Where furloughed directors need to carry out particular duties to fulfil the statutory obligations they owe to their company, they may do so provided they do no more than would reasonably be judged necessary for that purpose, for instance, they should not do work of a kind they would carry out in normal circumstances to generate commercial revenue or provides services to or on behalf of their company.

This article sets out the four steps that we believe a business should take to furlough one or more executive directors in accordance with the HMRC statement. The CJRS scheme is not applicable to non-executive directors. It is also worth noting that it is much more straightforward to meet the requirements of the CJRS for a company with two or more directors than for a company with just one director.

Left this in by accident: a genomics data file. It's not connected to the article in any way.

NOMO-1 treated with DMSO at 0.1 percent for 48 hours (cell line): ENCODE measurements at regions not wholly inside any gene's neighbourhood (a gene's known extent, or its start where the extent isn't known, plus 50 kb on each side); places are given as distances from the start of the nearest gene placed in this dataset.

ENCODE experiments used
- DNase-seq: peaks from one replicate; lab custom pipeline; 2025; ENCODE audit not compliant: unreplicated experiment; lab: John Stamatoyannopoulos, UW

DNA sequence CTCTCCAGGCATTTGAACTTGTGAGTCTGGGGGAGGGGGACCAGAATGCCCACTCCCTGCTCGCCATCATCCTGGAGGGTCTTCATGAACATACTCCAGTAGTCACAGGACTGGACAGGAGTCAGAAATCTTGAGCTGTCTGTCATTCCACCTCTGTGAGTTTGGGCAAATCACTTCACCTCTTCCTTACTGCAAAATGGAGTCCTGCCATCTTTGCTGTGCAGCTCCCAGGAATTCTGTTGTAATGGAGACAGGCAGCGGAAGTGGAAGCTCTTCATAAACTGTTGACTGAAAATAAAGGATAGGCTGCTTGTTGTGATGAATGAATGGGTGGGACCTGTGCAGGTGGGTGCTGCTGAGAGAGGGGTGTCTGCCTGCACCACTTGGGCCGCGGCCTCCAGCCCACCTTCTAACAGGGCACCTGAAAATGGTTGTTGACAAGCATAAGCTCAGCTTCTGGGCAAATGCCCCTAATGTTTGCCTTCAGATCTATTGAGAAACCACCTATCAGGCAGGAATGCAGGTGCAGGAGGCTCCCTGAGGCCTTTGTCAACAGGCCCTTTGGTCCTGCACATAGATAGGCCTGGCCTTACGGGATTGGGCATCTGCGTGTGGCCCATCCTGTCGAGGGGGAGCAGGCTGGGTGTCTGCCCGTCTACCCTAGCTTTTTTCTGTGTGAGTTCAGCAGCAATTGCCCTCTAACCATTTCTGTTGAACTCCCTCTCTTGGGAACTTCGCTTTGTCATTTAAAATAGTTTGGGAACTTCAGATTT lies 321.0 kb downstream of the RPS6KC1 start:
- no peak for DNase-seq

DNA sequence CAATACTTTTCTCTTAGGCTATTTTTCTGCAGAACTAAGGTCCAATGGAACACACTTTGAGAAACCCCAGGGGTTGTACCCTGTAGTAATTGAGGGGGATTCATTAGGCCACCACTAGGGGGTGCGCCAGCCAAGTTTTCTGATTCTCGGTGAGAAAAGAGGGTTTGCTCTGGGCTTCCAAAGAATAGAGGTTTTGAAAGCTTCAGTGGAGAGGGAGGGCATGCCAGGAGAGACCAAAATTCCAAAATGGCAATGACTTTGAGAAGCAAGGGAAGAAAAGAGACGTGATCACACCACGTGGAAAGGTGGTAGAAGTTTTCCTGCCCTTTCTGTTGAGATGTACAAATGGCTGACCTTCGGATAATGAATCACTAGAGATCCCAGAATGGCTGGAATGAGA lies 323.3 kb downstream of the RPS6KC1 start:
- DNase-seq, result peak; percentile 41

1 The board of directors must conclude that the best way "to promote the success of the company" is to furlough one or more directors

The decision to furlough one or more directors of the company should be made by the board of directors. Accordingly, to achieve that a board meeting could be convened. The procedure for doing this, and any restrictions on holding a meeting remotely, will be set out in the articles of association of the company. In short, each director must be given notice of the meeting and the nature of the business to discuss.

At the board meeting it is important to establish that the meeting is quorate i.e. enough directors are in attendance to pass a resolution. The number of directors needed to make a meeting quorate will be set out in the articles of association.  If a private company limited by shares has adopted the model articles without amendment then clause 11(2) – reproduced below – states that to be quorate there should be two directors.

 

Quorum for directors' meetings